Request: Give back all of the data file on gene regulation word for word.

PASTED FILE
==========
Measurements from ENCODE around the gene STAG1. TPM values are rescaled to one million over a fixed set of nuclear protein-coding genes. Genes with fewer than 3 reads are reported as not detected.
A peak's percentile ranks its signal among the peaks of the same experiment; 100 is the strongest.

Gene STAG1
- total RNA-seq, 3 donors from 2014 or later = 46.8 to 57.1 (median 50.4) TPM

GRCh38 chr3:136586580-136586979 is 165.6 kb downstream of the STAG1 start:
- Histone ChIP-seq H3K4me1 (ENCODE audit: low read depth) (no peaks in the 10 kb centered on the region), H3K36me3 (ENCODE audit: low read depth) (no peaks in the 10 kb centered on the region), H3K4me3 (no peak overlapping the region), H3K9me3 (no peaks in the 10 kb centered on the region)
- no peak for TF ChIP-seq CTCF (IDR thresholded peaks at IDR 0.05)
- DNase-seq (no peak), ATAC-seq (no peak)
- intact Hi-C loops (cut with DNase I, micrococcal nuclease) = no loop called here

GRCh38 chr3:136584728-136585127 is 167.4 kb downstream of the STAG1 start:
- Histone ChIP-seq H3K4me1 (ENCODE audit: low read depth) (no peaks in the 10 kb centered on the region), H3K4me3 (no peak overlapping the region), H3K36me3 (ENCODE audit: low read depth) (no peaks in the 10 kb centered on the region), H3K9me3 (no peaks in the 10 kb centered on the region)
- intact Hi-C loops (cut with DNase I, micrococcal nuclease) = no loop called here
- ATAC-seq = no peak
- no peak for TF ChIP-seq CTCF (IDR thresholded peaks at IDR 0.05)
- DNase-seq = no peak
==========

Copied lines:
Measurements from ENCODE around the gene STAG1. TPM values are rescaled to one million over a fixed set of nuclear protein-coding genes. Genes with fewer than 3 reads are reported as not detected.
A peak's percentile ranks its signal among the peaks of the same experiment; 100 is the strongest.

Gene STAG1
- total RNA-seq, 3 donors from 2014 or later = 46.8 to 57.1 (median 50.4) TPM

GRCh38 chr3:136586580-136586979 is 165.6 kb downstream of the STAG1 start:
- Histone ChIP-seq H3K4me1 (ENCODE audit: low read depth) (no peaks in the 10 kb centered on the region), H3K36me3 (ENCODE audit: low read depth) (no peaks in the 10 kb centered on the region), H3K4me3 (no peak overlapping the region), H3K9me3 (no peaks in the 10 kb centered on the region)
- no peak for TF ChIP-seq CTCF (IDR thresholded peaks at IDR 0.05)
- DNase-seq (no peak), ATAC-seq (no peak)
- intact Hi-C loops (cut with DNase I, micrococcal nuclease) = no loop called here

GRCh38 chr3:136584728-136585127 is 167.4 kb downstream of the STAG1 start:
- Histone ChIP-seq H3K4me1 (ENCODE audit: low read depth) (no peaks in the 10 kb centered on the region), H3K4me3 (no peak overlapping the region), H3K36me3 (ENCODE audit: low read depth) (no peaks in the 10 kb centered on the region), H3K9me3 (no peaks in the 10 kb centered on the region)
- intact Hi-C loops (cut with DNase I, micrococcal nuclease) = no loop called here
- ATAC-seq = no peak
- no peak for TF ChIP-seq CTCF (IDR thresholded peaks at IDR 0.05)
- DNase-seq = no peak